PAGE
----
Companies are looking first to automation before moving their finance functions offshore, even as manufacturing and customer-service jobs are sent overseas.
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Companies that do outsource accounts, payroll and other personnel matters often avoid disinterested third parties, opting instead to send that work to businesses that have a vested interest in the company’s compliance standards, according to an ongoing survey by Hackett Group of Atlanta. Most companies have no plans to use overseas auditors, the Wall Street Journal reported, quoting the study.
The reason is fear of violating the tough internal-controls requirements of the Sarbanes-Oxley corporate reform legislation, the Journal reported. The already-complicated rules could become even more complicated if the work is outsourced.
Since 2004, Hackett has surveyed more than 100 large companies, at least 90 of which are publicly traded, on their paperwork and bookkeeping practices.
Only 4 percent said they have moved finance processes offshore, and only 7 percent said they were outsourced to third parties. Just 9 percent of companies are even considering outsourcing back-office functions to third parties in the next few years, the Journal reported. About 65 percent of the time companies turn to centralized shared-services centers. Also, about 23 percent of companies in the survey plan to automate payment-distribution processes in the next three years.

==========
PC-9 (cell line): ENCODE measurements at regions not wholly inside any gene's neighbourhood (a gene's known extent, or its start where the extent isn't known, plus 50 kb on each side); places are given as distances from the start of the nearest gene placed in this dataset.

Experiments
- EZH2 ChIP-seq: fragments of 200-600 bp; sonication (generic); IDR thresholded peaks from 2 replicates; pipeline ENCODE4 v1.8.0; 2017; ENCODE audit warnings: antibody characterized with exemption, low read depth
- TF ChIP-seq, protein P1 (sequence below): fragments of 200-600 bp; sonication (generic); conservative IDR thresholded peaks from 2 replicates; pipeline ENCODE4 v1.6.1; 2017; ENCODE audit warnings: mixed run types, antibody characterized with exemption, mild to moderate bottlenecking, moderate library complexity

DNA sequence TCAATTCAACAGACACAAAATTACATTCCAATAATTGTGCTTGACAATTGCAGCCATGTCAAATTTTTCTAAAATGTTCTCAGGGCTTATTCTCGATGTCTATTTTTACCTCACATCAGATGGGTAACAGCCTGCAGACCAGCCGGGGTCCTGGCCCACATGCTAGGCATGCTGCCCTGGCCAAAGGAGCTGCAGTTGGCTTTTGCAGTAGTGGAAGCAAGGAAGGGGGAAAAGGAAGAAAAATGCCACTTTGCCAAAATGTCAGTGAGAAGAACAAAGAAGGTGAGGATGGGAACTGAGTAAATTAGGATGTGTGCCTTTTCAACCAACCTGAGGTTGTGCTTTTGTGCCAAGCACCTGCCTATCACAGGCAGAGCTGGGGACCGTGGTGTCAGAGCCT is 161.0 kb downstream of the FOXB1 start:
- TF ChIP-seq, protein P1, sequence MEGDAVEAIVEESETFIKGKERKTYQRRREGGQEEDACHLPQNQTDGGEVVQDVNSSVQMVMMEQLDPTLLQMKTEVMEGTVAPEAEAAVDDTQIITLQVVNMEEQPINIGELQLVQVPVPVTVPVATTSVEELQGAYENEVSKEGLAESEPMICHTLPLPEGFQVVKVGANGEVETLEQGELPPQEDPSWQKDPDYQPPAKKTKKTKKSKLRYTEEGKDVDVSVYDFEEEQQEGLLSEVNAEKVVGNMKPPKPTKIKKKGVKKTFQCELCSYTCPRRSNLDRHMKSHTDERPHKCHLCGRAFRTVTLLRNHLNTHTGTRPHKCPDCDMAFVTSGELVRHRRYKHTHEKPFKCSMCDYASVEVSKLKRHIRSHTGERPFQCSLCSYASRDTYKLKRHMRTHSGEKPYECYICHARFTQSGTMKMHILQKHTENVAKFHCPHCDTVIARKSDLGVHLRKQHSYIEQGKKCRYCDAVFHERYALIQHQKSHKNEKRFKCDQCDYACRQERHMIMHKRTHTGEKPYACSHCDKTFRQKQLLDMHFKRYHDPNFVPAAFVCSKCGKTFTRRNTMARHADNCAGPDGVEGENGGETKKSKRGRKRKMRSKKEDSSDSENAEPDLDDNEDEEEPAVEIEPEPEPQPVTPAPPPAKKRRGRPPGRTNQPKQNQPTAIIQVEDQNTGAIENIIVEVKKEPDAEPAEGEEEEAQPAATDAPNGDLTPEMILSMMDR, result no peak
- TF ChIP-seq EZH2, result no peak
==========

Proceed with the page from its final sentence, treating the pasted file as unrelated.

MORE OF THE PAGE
"It's not hard to find people who will tell you that comprehensive or full-service outsourcing is a tremendous growth wave in finance right now. But our analysis tells a very different story," said Hackett Senior Business Advisory Penny Weller. "While companies are looking at expanding their use of outsourcing and offshoring, it represents an almost insignificant portion of their finance efforts today."
While the survey bucks earlier predictions of a huge wave of back-office jobs flooding to India and the Philippines, no doubt exists that offshoring is a trend.
Deloitte Consulting LLP projects 2 million financial services industry jobs will move from Europe and the United States to cheaper labor markets in the next few years, the Sacramento Business Journal reported Monday.
"This is the very beginning of the bell curve of a new industry," Glen Keenan, president of Xpitax, a leading accounting outsourcing company based in Braintree, Mass., told the newspaper.
The ease of sending information long distances has enabled the trend of offshoring tax-return preparation, for example. However, only a tiny fraction of work is now sent overseas. Keenan estimates 250,000 to 300,000 U.S. tax returns will be prepared overseas this year.